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Subject: The Foreign Miners' Tax & the Southern Mines - 1850 - A fresh view
Date: Tue, 30 Jun 1998 13:00:00 EDT


Howdy,
I previously posted 49er B.B.Harris' recollections of the upheaval in
and around Sonora after the California legislature passed on April 13, 1850,
the Foreign Miners' Tax, which permitted only native or naturalized citizens
to mine without licenses that cost twenty dollars a month. Even if you saw my
previous posting, this exerpt from 49er Bernard J. REID's letter to his
brother - dated May 30, 1850 from "Woods Creek(a branch of the Tuolumne)
Southern Mines" - gives a FRESH view of the turbulent situation, especially in
the Southern Mines. It was written only 11 DAYS after Tuolumne County Tax
collector Lorenzo A. BESANCON, began enforcing this new tax law in Sonora.
On May 30, 1850, REID writes:
"...The legislature has imposed a monthly tax of $20 on every foreigner
digging gold. The law was to operate from the 15th inst.[of this month].
Within 10 miles of Sonora there is a large marjority of foreigners. They
thought the tax oppressive and were deliberating resistance. The ringleaders
and fomeneters of trouble were chiefly French Socialists - Red Republicans....
"They collected the simple and ignorant Mexican and Chilian peasantry -
harangued them with inflammatory speeches - denounced the tax as 'unjust' and
'tyrannical' - and said IF IT MUST BE PAID, pay it in powder and ball.
Frenchmen from all quarters collected about Sonora [May 18] all armed to the
teeth, and affairs grew serious. The excitement was heightened by an American
who rashly undertook to cheat a Chileno out of his hole - by representing
himself the Collector and demanding the tax. The Chileno said he had not then
enough money to pay it. 'Then you must quit work.' The Chileno quietly left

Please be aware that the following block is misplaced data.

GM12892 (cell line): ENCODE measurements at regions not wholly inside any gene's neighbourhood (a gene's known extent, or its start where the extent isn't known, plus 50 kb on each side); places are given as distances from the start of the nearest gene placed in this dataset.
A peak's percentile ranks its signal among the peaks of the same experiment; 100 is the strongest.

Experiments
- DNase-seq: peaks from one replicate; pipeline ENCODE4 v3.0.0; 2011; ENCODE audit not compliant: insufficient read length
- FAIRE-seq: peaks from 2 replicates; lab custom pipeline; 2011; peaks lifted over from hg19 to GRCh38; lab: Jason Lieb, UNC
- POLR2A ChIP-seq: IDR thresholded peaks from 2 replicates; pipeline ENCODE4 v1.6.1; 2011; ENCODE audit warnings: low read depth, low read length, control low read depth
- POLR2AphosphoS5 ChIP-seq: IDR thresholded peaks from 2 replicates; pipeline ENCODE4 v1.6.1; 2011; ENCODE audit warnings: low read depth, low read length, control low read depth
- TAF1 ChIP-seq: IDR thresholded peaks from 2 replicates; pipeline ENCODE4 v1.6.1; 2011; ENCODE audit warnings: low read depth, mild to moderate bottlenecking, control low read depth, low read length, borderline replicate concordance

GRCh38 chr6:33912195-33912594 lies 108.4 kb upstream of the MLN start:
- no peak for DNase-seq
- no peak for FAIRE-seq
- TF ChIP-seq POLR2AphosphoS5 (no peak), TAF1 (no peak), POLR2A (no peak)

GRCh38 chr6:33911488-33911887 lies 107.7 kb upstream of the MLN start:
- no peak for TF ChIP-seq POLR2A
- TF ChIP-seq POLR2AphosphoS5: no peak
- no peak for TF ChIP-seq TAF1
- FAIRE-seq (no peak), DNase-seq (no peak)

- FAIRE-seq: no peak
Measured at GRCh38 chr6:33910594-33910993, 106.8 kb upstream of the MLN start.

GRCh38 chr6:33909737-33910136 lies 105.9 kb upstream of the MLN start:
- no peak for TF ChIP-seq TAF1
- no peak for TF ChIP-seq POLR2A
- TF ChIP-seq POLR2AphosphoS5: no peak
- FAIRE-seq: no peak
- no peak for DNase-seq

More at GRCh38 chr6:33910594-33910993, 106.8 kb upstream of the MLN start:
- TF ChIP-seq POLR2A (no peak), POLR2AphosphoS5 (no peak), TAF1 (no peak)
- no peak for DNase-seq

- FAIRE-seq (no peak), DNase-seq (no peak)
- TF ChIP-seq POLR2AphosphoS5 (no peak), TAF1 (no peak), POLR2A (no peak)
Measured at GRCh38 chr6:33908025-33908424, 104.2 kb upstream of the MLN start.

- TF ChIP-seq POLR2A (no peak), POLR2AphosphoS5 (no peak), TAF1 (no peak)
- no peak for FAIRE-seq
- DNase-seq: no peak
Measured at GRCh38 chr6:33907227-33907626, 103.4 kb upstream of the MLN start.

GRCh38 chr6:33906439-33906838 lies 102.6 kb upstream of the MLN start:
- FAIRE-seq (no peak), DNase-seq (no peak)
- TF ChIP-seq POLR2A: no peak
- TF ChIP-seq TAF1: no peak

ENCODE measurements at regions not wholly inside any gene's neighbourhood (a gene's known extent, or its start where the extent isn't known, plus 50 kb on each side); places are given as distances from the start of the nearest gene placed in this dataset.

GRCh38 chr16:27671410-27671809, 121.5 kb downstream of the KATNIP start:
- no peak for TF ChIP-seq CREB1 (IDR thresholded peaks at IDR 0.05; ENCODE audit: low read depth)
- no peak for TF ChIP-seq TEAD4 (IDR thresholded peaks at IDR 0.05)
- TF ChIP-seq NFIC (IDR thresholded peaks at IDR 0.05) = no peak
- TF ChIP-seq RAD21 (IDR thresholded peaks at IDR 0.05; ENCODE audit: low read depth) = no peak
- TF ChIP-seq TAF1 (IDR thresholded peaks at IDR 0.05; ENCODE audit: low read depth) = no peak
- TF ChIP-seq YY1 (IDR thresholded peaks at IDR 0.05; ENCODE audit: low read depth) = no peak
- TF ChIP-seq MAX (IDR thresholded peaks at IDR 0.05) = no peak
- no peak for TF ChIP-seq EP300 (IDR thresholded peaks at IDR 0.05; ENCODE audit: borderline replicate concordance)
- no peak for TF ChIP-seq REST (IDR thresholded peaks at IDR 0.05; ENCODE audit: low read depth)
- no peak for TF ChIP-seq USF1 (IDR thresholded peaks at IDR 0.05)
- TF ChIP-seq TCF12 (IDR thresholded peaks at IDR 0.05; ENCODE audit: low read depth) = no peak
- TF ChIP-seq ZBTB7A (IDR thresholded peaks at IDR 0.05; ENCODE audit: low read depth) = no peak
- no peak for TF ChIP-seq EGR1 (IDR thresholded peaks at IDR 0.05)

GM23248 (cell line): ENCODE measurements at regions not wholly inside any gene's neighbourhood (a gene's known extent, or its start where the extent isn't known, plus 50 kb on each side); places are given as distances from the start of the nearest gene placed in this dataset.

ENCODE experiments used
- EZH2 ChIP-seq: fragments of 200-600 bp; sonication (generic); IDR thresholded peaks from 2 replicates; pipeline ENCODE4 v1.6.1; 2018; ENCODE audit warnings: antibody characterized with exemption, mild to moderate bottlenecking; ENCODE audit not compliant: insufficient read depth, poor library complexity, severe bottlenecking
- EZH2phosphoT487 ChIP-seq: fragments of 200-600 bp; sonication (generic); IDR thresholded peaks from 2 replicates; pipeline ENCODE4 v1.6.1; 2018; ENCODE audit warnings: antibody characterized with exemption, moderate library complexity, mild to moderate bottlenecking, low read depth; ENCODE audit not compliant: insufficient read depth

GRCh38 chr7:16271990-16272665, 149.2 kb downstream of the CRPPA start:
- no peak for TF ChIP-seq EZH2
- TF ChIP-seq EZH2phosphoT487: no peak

the hole - but no sooner was he out than the perfidious scoundrel jumped into
it in his place. This exasperated the Chileno who with one blow cut the
jugular vein of the American and he died in a few minutes.
"The Americans in and about Sonora felt apprehensive for their safety and
sent runners to Mormon Gulch and Jamestown for reinforcements. That night
about 400 Americans there under arms - they remained next day which was the
last "day of grace" given by the Collector - and owing no doubt to the
determined front they presented, no difficulty took place, except that a
Mexican drew a knife on the Sheriff(newly elected)but was killed on the spot
by the Sheriff's deputy[Richard CLARK/CLARKE? - former partner of - our pack
train trip from Stockton to Agua Fria - 49erRobert BROWNLEE.]. One Frenchman
was arrested for inciting the mob by inflammatory harrangues.
"Thus ended, or rather was prevented, the war which if begun would have
raged furiously in this quarter. It would have become a war of extermination,
for the want of any power on either side to arrest it, and it would have swept
to its end so quickly. For several days a painful suspense prevailed, and we
were all in readiness to march at a moment's warning to the assistance of the
authorities and our fellow citizens in danger.
Now all is quiet and many of the foreigners have left .I am sorry to
say that several Americans who reap a rich harvest of profit off the
foreigners, encouraged the disaffection, denounced the law, and preached
actual treason...."(Letters in So.CA Hist. Quarterly, Vol. LXVII,No.1(Spring,
1985).
NOTE: I am sure most of you already know this. But the miners referred
to the SOUTHERN MINES as those watered by the tributaries of the San Joaquin
River - with the NORTHERN MINES being watered by the tributaries of the
Sacramento.

Thanks for listening:-)
Bob Norris in Dallas
<BNorris166aol.com>

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